98% of the DNA in our body is non-coding, i.e. does not carry the information needed to build proteins. Non-coding has sometimes been equated with ‘non-functional’, or called ‘junk’ in the past; today we know that this is far from the truth. Scattered throughout non-coding DNA is a plethora of so-called regulatory elements, including enhancers, silencers and insulators. These regulatory elements function like molecular switches to control which genes are active (and thus produce proteins) in which cells. This process of gene expression control is vital to allow cells – which all contain the same genes – to specialise to carry out different tasks, and to help them respond to changes.
Enhancers are a type of regulatory element that control gene expression over long distances. They contact their target genes via chromosomal interactions, often bridging large distances in the genome, with the intervening DNA ‘looping out’. To understand how enhancers work, we study them in the context of the three-dimensional organisation of the genome.
Our aim is to find regulatory elements and to understand which genes they control. We also aim to uncover the molecular mechanisms by which regulatory elements find their target genes in the three-dimensional space of the cell nucleus, and to understand how altering the function of regulatory elements can lead to developmental malformations and disease.
We study these questions in pluripotent stem cells – cells that have the potential to create all cell types in the adult body. We use a combination of molecular, genetic, biochemical and imaging approaches to study pluripotent stem cells in their ‘ground state’, and when they start to form new cell types – a process called cell lineage specification.
Through high-resolution mapping and experimental perturbation of the spatial genome architecture, we aim to reveal gene regulatory principles that underpin cell states and cell fate transitions. This may ultimately pave the way for us to experimentally engineer 3D genome folding to achieve predictable outcomes on gene expression and cell fate choice, with potential implications for gene therapy and regenerative medicine.
To produce a diverse antibody repertoire, immunoglobulin heavy-chain (Igh) loci undergo large-scale alterations in structure to facilitate juxtaposition and recombination of spatially separated variable (V), diversity (D), and joining (J) genes. These chromosomal alterations are poorly understood. Uncovering their patterns shows how chromosome dynamics underpins antibody diversity. Using tiled Capture Hi-C, we produce a comprehensive map of chromatin interactions throughout the 2.8-Mb Igh locus in progenitor B cells. We find that the Igh locus folds into semi-rigid subdomains and undergoes flexible looping of the V genes to its 3' end, reconciling two views of locus organization. Deconvolution of single Igh locus conformations using polymer simulations identifies thousands of different structures. This heterogeneity may underpin the diversity of V(D)J recombination events. All three immunoglobulin loci also participate in a highly specific, developmentally regulated network of interchromosomal interactions with genes encoding B cell-lineage factors. This suggests a model of interchromosomal coordination of B cell development.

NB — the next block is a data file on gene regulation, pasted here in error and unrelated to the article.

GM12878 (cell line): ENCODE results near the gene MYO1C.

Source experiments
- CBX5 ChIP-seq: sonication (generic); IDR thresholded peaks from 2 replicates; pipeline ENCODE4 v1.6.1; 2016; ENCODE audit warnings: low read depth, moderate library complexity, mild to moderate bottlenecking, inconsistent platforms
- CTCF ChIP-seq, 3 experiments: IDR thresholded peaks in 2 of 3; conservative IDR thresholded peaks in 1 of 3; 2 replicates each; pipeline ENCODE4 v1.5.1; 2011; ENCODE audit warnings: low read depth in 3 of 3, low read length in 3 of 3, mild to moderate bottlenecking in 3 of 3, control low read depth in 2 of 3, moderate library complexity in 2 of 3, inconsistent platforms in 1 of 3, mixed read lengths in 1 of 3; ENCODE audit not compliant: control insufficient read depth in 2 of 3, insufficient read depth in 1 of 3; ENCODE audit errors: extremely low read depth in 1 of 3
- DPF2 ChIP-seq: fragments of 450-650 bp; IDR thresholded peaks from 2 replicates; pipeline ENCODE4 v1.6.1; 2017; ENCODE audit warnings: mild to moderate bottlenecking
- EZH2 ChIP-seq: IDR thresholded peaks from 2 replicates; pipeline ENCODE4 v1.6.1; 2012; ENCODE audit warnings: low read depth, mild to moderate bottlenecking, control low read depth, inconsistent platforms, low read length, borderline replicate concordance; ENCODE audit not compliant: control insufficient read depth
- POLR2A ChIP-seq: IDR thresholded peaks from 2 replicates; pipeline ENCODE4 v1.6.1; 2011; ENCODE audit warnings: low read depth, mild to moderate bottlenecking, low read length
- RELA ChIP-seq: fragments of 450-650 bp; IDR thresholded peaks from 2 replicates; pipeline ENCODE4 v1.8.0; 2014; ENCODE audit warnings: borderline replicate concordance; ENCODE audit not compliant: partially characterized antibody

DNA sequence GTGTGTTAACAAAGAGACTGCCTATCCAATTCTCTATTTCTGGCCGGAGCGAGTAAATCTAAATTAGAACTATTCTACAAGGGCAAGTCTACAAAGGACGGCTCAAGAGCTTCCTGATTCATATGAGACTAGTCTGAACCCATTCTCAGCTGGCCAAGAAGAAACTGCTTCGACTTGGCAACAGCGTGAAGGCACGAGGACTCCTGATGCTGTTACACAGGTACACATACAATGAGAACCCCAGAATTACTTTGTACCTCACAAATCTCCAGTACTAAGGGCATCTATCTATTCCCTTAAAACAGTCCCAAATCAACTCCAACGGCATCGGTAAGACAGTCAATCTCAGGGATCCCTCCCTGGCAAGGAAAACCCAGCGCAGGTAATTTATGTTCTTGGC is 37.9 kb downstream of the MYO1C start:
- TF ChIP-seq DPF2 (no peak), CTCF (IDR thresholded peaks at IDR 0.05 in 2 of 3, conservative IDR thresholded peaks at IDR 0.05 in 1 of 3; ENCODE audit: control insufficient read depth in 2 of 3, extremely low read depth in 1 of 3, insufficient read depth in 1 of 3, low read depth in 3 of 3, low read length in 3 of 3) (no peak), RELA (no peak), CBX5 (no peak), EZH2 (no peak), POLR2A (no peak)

There is widespread interest in the three-dimensional chromatin conformation of the genome and its impact on gene expression. However, these studies frequently do not consider parent-of-origin differences, such as genomic imprinting, which result in monoallelic expression. In addition, genome-wide allele-specific chromatin conformation associations have not been extensively explored. There are few accessible bioinformatic workflows for investigating allelic conformation differences and these require pre-phased haplotypes which are not widely available.
Genome sequencing has revealed over 300 million genetic variations in human populations. Over 90% of variants are single nucleotide polymorphisms (SNPs), the remainder include short deletions or insertions, and small numbers of structural variants. Hundreds of thousands of these variants have been associated with specific phenotypic traits and diseases through genome wide association studies which link significant differences in variant frequencies with specific phenotypes among large groups of individuals. Only 5% of disease-associated SNPs are located in gene coding sequences, with the potential to disrupt gene expression or alter of the function of encoded proteins. The remaining 95% of disease-associated SNPs are located in non-coding DNA sequences which make up 98% of the genome. The role of non-coding, disease-associated SNPs, many of which are located at considerable distances from any gene, was at first a mystery until the discovery that gene promoters regularly interact with distal regulatory elements to control gene expression. Disease-associated SNPs are enriched at the millions of gene regulatory elements that are dispersed throughout the non-coding sequences of the genome, suggesting they function as gene regulation variants. Assigning specific regulatory elements to the genes they control is not straightforward since they can be millions of base pairs apart. In this review we describe how understanding 3D genome organization can identify specific interactions between gene promoters and distal regulatory elements and how 3D genomics can link disease-associated SNPs to their target genes. Understanding which gene or genes contribute to a specific disease is the first step in designing rational therapeutic interventions.